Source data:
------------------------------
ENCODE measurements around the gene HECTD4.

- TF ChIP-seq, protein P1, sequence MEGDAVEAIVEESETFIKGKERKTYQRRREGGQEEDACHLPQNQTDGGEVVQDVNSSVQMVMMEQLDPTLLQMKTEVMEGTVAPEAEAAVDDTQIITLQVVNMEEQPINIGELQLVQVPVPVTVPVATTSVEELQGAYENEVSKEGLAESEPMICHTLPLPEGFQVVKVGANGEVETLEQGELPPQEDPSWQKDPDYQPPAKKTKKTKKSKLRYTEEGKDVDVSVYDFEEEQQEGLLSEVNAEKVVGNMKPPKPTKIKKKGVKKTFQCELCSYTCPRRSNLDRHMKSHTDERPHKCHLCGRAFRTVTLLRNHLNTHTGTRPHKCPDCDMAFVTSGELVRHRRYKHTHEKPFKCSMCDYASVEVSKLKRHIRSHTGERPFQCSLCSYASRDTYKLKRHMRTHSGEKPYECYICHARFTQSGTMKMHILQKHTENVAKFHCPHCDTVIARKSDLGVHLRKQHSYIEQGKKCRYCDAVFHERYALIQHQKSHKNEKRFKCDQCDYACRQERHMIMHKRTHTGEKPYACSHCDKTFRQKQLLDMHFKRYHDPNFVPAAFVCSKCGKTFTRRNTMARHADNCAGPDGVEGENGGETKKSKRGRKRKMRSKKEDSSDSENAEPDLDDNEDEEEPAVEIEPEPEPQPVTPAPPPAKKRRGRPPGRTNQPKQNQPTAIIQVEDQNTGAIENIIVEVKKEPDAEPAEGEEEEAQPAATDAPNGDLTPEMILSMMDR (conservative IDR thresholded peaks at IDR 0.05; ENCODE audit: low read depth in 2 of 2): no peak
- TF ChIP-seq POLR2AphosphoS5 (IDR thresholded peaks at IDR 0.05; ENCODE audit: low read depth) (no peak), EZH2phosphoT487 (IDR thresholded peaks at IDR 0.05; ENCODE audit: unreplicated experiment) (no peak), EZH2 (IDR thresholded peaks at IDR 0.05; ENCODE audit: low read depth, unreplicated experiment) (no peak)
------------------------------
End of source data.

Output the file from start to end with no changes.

ENCODE measurements around the gene HECTD4.

- TF ChIP-seq, protein P1, sequence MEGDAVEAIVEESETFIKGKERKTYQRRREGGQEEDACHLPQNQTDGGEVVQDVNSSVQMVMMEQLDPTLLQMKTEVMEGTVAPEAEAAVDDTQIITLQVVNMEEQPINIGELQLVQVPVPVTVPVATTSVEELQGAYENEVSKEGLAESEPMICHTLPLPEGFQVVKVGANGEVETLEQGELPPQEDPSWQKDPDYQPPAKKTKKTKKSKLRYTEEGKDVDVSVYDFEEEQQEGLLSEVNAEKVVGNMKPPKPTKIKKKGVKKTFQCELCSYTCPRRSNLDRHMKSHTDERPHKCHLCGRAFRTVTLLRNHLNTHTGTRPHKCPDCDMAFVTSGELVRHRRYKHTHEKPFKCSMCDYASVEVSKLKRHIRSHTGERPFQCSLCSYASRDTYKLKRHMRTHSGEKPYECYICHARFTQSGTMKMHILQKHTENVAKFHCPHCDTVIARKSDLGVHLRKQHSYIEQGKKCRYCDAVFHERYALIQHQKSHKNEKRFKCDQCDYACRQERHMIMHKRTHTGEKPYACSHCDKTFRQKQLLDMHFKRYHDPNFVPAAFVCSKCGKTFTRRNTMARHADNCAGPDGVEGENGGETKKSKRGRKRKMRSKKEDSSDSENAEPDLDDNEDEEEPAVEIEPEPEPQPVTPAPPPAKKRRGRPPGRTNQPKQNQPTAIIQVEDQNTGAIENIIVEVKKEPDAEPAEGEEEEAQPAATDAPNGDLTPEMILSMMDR (conservative IDR thresholded peaks at IDR 0.05; ENCODE audit: low read depth in 2 of 2): no peak
- TF ChIP-seq POLR2AphosphoS5 (IDR thresholded peaks at IDR 0.05; ENCODE audit: low read depth) (no peak), EZH2phosphoT487 (IDR thresholded peaks at IDR 0.05; ENCODE audit: unreplicated experiment) (no peak), EZH2 (IDR thresholded peaks at IDR 0.05; ENCODE audit: low read depth, unreplicated experiment) (no peak)